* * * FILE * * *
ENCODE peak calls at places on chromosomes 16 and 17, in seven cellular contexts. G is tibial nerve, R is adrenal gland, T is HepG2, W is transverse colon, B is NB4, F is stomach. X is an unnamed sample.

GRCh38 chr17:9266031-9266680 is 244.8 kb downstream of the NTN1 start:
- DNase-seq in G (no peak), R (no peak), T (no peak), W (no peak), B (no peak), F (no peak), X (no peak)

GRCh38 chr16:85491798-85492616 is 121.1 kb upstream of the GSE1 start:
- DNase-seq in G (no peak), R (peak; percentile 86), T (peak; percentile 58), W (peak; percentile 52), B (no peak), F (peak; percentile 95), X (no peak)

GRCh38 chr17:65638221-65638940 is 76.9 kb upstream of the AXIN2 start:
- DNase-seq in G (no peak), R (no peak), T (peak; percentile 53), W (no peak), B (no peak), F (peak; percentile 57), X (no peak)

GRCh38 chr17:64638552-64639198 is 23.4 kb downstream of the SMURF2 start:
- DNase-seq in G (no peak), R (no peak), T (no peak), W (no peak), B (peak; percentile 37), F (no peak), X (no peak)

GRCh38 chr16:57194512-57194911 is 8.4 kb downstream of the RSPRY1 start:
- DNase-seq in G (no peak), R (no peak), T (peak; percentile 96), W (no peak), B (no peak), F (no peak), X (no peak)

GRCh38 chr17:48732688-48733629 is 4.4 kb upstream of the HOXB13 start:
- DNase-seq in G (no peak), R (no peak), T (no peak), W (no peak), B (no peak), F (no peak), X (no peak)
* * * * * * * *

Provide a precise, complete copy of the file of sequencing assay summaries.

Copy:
ENCODE peak calls at places on chromosomes 16 and 17, in seven cellular contexts. G is tibial nerve, R is adrenal gland, T is HepG2, W is transverse colon, B is NB4, F is stomach. X is an unnamed sample.

GRCh38 chr17:9266031-9266680 is 244.8 kb downstream of the NTN1 start:
- DNase-seq in G (no peak), R (no peak), T (no peak), W (no peak), B (no peak), F (no peak), X (no peak)

GRCh38 chr16:85491798-85492616 is 121.1 kb upstream of the GSE1 start:
- DNase-seq in G (no peak), R (peak; percentile 86), T (peak; percentile 58), W (peak; percentile 52), B (no peak), F (peak; percentile 95), X (no peak)

GRCh38 chr17:65638221-65638940 is 76.9 kb upstream of the AXIN2 start:
- DNase-seq in G (no peak), R (no peak), T (peak; percentile 53), W (no peak), B (no peak), F (peak; percentile 57), X (no peak)

GRCh38 chr17:64638552-64639198 is 23.4 kb downstream of the SMURF2 start:
- DNase-seq in G (no peak), R (no peak), T (no peak), W (no peak), B (peak; percentile 37), F (no peak), X (no peak)

GRCh38 chr16:57194512-57194911 is 8.4 kb downstream of the RSPRY1 start:
- DNase-seq in G (no peak), R (no peak), T (peak; percentile 96), W (no peak), B (no peak), F (no peak), X (no peak)

GRCh38 chr17:48732688-48733629 is 4.4 kb upstream of the HOXB13 start:
- DNase-seq in G (no peak), R (no peak), T (no peak), W (no peak), B (no peak), F (no peak), X (no peak)